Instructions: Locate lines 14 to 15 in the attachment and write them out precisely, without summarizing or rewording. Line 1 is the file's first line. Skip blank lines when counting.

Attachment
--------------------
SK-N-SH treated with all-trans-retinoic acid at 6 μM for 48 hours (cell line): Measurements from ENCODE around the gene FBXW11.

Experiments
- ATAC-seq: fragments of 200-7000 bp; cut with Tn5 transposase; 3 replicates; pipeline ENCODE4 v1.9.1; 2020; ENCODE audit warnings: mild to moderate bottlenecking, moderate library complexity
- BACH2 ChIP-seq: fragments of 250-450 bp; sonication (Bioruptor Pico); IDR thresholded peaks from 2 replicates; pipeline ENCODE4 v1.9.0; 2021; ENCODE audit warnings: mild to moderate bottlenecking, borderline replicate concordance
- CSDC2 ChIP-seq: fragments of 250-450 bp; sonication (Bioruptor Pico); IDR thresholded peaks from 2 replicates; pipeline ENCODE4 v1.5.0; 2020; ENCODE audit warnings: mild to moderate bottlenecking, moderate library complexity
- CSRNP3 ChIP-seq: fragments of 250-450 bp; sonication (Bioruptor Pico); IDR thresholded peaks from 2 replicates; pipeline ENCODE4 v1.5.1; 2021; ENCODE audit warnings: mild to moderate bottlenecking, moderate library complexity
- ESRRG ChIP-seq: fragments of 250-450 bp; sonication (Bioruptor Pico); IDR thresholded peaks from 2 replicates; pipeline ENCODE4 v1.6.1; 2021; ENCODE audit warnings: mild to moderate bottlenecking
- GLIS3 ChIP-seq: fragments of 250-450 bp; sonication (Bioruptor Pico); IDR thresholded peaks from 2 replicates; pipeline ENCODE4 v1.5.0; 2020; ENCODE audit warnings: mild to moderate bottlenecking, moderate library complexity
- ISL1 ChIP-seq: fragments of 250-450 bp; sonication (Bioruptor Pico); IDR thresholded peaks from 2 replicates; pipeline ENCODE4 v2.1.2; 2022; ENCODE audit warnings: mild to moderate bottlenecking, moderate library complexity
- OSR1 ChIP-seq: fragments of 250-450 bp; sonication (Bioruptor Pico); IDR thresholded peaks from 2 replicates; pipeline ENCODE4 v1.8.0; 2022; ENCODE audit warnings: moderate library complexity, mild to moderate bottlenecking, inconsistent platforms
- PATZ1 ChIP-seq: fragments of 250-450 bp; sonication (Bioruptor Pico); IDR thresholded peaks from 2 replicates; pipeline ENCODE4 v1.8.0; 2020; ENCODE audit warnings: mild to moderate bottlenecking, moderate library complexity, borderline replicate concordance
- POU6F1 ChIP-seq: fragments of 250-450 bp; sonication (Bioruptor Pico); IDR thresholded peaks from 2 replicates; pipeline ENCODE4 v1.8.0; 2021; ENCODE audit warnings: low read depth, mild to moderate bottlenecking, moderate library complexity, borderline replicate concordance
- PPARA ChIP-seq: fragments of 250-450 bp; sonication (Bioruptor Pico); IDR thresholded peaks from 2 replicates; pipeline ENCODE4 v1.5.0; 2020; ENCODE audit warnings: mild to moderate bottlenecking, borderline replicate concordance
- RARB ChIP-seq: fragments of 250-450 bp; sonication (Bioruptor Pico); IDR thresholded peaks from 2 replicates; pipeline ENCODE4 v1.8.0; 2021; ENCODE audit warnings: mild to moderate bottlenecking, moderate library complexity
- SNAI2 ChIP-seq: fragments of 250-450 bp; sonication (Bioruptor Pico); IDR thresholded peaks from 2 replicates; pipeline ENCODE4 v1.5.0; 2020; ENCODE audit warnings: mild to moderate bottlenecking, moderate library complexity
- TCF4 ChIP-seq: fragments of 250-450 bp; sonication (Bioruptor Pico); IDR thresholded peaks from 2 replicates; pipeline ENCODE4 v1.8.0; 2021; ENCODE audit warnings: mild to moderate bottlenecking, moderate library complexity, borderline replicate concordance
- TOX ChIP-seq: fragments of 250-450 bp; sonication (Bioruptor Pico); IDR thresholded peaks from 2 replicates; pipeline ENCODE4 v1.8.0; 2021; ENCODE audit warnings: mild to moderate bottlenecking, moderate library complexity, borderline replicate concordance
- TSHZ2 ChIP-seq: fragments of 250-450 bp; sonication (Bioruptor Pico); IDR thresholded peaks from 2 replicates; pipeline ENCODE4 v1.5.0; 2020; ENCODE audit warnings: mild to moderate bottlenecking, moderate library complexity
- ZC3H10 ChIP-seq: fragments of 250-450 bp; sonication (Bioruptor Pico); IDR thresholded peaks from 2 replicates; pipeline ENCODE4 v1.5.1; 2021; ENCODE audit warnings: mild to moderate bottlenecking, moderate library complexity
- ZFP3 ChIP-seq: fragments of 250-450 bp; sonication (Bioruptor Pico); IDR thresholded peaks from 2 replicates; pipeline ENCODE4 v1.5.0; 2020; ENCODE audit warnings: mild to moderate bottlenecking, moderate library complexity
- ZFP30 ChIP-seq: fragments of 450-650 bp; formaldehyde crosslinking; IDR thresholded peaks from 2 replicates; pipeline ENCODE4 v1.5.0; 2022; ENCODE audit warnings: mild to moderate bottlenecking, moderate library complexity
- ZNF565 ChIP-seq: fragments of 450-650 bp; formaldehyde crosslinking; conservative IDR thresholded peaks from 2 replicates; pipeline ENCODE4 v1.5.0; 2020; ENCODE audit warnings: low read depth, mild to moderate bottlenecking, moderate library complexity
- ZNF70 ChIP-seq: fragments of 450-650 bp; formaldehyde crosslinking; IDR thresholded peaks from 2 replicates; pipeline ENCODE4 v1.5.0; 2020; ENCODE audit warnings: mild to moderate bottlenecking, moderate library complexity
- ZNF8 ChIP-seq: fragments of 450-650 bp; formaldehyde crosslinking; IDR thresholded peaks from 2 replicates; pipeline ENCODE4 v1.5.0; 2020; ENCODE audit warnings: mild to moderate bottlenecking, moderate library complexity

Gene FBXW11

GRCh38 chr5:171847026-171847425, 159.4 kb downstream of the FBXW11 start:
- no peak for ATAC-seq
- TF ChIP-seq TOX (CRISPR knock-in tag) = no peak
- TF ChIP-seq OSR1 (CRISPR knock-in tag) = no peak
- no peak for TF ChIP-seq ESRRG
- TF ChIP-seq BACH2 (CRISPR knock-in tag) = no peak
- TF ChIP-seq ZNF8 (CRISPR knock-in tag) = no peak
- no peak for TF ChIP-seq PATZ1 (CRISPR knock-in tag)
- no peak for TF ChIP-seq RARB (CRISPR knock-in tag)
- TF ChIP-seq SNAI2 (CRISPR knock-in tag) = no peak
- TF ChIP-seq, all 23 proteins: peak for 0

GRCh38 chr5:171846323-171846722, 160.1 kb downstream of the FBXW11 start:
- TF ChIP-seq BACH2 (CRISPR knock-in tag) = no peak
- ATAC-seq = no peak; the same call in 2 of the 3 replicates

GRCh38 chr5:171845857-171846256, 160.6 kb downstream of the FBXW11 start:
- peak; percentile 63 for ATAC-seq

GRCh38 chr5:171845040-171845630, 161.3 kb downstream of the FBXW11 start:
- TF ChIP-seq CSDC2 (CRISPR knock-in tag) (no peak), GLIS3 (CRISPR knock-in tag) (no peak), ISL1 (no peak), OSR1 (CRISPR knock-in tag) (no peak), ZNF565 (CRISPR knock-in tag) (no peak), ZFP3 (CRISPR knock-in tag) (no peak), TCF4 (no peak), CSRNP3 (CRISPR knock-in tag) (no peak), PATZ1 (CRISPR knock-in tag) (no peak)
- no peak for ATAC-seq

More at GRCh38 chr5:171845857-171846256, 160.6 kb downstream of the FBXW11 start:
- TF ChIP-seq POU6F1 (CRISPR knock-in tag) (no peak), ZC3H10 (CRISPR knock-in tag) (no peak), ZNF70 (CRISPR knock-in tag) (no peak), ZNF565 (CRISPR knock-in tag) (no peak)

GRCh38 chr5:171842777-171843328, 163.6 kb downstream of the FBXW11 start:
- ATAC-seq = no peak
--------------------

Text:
- RARB ChIP-seq: fragments of 250-450 bp; sonication (Bioruptor Pico); IDR thresholded peaks from 2 replicates; pipeline ENCODE4 v1.8.0; 2021; ENCODE audit warnings: mild to moderate bottlenecking, moderate library complexity
- SNAI2 ChIP-seq: fragments of 250-450 bp; sonication (Bioruptor Pico); IDR thresholded peaks from 2 replicates; pipeline ENCODE4 v1.5.0; 2020; ENCODE audit warnings: mild to moderate bottlenecking, moderate library complexity